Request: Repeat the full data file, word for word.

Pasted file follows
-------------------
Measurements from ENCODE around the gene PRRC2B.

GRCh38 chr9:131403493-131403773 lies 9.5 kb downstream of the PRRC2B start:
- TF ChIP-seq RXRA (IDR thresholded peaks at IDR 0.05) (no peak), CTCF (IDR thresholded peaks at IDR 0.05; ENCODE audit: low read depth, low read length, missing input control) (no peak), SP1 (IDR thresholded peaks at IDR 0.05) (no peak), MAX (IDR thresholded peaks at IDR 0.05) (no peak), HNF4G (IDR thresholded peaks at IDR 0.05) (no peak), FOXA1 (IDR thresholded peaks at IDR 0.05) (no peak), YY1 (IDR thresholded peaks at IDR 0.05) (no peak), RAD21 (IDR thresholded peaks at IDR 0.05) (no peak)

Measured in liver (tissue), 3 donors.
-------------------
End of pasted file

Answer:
Measurements from ENCODE around the gene PRRC2B.

GRCh38 chr9:131403493-131403773 lies 9.5 kb downstream of the PRRC2B start:
- TF ChIP-seq RXRA (IDR thresholded peaks at IDR 0.05) (no peak), CTCF (IDR thresholded peaks at IDR 0.05; ENCODE audit: low read depth, low read length, missing input control) (no peak), SP1 (IDR thresholded peaks at IDR 0.05) (no peak), MAX (IDR thresholded peaks at IDR 0.05) (no peak), HNF4G (IDR thresholded peaks at IDR 0.05) (no peak), FOXA1 (IDR thresholded peaks at IDR 0.05) (no peak), YY1 (IDR thresholded peaks at IDR 0.05) (no peak), RAD21 (IDR thresholded peaks at IDR 0.05) (no peak)

Measured in liver (tissue), 3 donors.